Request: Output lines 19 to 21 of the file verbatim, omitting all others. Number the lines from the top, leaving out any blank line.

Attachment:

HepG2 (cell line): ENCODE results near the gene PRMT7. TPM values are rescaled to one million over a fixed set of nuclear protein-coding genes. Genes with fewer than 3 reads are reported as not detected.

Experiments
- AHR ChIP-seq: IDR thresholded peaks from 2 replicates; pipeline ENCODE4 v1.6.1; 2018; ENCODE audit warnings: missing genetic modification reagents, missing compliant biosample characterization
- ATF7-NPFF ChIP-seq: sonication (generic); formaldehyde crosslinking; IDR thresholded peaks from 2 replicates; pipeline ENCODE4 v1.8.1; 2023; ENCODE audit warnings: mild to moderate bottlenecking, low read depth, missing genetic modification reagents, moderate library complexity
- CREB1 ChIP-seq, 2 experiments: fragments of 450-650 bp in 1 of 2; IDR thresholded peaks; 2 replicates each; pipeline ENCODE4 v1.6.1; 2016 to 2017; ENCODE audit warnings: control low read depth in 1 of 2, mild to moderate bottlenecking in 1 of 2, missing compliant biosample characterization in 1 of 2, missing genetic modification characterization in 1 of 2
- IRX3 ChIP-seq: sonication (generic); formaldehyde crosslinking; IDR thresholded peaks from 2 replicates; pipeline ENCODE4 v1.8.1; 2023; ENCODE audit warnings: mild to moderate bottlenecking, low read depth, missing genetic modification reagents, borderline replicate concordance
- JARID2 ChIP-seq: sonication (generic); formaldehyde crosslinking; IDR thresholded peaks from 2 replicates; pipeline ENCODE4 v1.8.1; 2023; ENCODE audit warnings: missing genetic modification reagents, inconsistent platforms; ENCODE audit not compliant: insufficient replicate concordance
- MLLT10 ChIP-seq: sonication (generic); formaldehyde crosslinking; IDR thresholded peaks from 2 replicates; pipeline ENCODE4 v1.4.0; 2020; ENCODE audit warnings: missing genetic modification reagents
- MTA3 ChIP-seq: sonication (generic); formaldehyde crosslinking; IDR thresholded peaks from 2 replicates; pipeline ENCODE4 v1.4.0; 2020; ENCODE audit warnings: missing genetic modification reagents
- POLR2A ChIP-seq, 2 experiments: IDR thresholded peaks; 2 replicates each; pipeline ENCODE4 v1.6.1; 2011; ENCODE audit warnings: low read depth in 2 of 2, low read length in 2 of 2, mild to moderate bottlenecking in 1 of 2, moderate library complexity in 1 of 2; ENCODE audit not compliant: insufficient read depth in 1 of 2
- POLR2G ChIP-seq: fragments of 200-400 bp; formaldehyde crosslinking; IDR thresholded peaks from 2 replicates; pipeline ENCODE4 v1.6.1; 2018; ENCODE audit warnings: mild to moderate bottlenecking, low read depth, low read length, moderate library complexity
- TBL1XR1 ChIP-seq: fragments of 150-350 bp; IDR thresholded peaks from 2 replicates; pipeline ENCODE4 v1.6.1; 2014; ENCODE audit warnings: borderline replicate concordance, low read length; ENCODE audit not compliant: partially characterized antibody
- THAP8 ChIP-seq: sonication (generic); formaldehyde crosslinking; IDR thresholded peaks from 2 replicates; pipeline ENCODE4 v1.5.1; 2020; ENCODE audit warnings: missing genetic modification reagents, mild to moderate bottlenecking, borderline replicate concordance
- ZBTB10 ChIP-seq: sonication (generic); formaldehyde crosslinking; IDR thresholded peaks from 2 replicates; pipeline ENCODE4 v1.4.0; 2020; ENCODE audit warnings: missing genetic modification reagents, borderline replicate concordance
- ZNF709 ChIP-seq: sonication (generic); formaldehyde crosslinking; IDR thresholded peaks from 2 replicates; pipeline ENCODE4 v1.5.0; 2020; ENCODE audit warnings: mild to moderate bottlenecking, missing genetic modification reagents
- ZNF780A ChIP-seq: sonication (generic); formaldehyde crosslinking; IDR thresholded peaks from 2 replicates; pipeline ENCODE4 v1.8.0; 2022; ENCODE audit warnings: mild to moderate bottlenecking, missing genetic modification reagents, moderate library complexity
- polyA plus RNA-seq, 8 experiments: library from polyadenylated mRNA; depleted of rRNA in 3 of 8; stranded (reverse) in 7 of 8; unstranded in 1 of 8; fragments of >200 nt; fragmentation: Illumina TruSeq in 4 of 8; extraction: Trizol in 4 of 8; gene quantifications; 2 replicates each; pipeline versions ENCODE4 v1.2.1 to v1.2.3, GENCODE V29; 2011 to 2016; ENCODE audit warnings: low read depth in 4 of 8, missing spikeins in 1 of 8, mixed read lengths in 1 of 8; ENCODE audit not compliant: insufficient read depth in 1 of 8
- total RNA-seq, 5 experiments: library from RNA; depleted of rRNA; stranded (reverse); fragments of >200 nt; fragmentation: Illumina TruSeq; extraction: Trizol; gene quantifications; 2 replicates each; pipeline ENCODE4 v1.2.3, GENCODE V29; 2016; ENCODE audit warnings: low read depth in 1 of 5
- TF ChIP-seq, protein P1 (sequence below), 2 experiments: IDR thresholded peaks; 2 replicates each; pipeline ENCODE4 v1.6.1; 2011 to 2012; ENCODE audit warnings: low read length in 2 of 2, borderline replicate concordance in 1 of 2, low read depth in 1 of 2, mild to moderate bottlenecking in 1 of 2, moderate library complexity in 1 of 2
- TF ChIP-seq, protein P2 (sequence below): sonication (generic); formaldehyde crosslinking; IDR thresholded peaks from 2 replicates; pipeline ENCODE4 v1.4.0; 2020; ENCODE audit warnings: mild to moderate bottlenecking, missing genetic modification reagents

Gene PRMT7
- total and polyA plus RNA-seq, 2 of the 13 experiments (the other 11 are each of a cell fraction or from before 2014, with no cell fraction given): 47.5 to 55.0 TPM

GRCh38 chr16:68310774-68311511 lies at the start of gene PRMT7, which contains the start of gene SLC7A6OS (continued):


- TF ChIP-seq, protein P1 (sequence below), 2 experiments: IDR thresholded peaks; 2 replicates each; pipeline ENCODE4 v1.6.1; 2011 to 2012; ENCODE audit warnings: low read length in 2 of 2, borderline replicate concordance in 1 of 2, low read depth in 1 of 2, mild to moderate bottlenecking in 1 of 2, moderate library complexity in 1 of 2
- TF ChIP-seq, protein P2 (sequence below): sonication (generic); formaldehyde crosslinking; IDR thresholded peaks from 2 replicates; pipeline ENCODE4 v1.4.0; 2020; ENCODE audit warnings: mild to moderate bottlenecking, missing genetic modification reagents

Gene PRMT7